Summing Two Mic Signals

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One of my most popular articles has been The Mono Summing Cable that No One Makes. I’ve been contacted by more readers regarding that article than probably any other that I’ve written. That article details why it’s a bad idea to use a regular Y-cable or TRS-to-TS cable to sum two (usually stereo left & right) line-level signals to mono by simply shorting the outputs together. It’s ok to use such a cable for SPLITTING a signal, but not for COMBINING or SUMMING two signals. That being said, it can work ok on some devices, but on others it can cause distortion, weird phasing artifacts, and possibly even damage the outputs of your gear. However, combining the outputs of two dynamic microphones is a different story, and in some applications it’s ok to do so with a regular XLR Y-cable, as we will soon see. Continue Reading »

Sennheiser e609 Silver Electric Guitar Microphone

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In this post, I’m going to discuss a mic that I’ve owned for a number of years: the Sennheiser e609 (also referred to as the “e609S” or “e609 Silver”). Like its sibling and confusingly-similar named Sennheiser e906, this dynamic mic is designed for use primarily as a guitar amp mic, but you could just as easily use it on a snare drum or rack tom of a drum kit. It employs a side-address design (similar to many large-diaphragm condensers) that makes it ideal for hanging it by the mic cable from the top of an amp, with the capsule pointing straight at the speaker. Some people will try this same trick with other dynamic mics (e.g. the Shure SM57), but that generally doesn’t work as well, because the source is off-axis with relation to the capsule. So if you like doing that sort of thing for miking an amp, the e609 may be just the thing for you. Even if you’re not hanging it by its cable and are putting it on a mic stand, it’s side-address design keeps the mic cable and connector pointing up or down instead of out, allowing the mic to sit closer to the amp and more out of the way than an SM57 or other similar mic. Continue Reading »

Behringer iNuke NU4-6000/NX4-6000 4-Channel Power Amplifier Review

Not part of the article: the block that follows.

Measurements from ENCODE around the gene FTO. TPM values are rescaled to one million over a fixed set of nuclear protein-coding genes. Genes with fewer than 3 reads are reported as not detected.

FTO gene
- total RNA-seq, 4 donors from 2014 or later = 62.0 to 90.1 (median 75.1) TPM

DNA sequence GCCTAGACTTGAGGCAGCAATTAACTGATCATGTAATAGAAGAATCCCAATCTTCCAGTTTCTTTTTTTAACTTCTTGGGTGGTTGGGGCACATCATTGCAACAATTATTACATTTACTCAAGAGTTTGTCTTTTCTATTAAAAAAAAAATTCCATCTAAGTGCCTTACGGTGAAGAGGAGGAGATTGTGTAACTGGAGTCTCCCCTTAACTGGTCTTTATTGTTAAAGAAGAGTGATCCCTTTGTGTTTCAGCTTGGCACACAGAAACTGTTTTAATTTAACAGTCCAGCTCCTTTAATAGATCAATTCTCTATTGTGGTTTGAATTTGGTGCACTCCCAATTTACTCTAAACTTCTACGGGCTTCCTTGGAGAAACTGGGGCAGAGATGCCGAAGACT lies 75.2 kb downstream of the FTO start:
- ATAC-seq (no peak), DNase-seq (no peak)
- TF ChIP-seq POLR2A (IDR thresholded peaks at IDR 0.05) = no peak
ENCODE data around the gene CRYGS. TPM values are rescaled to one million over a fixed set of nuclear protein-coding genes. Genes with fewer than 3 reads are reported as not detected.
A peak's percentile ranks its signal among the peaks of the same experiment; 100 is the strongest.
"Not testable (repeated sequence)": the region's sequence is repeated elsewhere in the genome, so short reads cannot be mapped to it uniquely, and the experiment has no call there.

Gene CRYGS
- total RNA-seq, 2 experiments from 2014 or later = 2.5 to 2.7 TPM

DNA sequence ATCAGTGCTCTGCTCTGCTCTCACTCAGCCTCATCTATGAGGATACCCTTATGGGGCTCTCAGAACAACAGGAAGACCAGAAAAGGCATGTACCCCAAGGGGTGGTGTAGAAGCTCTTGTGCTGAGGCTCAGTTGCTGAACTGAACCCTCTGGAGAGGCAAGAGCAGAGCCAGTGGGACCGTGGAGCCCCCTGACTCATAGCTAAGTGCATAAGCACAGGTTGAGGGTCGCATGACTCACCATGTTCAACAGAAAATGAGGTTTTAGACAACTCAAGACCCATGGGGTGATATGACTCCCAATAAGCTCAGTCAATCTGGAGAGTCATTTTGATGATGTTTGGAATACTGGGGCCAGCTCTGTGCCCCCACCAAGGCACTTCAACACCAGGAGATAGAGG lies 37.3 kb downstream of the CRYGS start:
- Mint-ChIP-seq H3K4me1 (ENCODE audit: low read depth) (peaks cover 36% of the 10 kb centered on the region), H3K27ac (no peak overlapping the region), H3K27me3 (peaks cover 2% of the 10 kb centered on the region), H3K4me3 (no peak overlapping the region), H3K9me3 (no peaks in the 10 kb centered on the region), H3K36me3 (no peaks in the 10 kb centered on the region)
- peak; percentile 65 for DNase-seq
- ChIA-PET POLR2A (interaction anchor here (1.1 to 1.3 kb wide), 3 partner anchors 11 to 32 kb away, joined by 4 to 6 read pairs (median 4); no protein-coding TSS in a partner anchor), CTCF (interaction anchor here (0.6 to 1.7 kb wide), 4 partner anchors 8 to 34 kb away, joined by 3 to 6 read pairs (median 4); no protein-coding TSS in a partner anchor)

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For a number of years, my live sound system was limited to only two monitor mixes shared between 4 stage monitor speakers. So for a typical 4-piece rock band, the drummer & bass player might share a mix, and then the guitar player and singer would share a mix. Each band member had their own monitor speaker, but they did NOT have their own monitor mix. There were two reasons for this. First, my old analog mixer only had two pre-fader aux/monitor sends. Second, the power amp that I used for my monitors was a standard stereo/2-channel amp. However, when my analog mixer bit the dust, I purchased a new Behringer X-Air XR18. The XR18 has 6 Aux Buses, each of which can be assigned as a pre-fader monitor send. This opened up some new possibilities for me: if only I had a 4-channel power amp, I could run 4 separate, independent monitor mixes–one for each speaker. Enter the Behringer iNuke NU4-6000, a 4-channel amp that seemed to be tailor-made for my intended purpose. Continue Reading »

Connection options for the Behringer Powerplay P2 Headphone Personal Monitor Amp

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A couple of years ago, Behringer released the Powerplay P2, a beltpack headphone/personal monitor amp that has opened up the world of In Ear Monitors to even the most budget-conscious musician. What this compact, flexible little gem allows you to do is this: Continue Reading »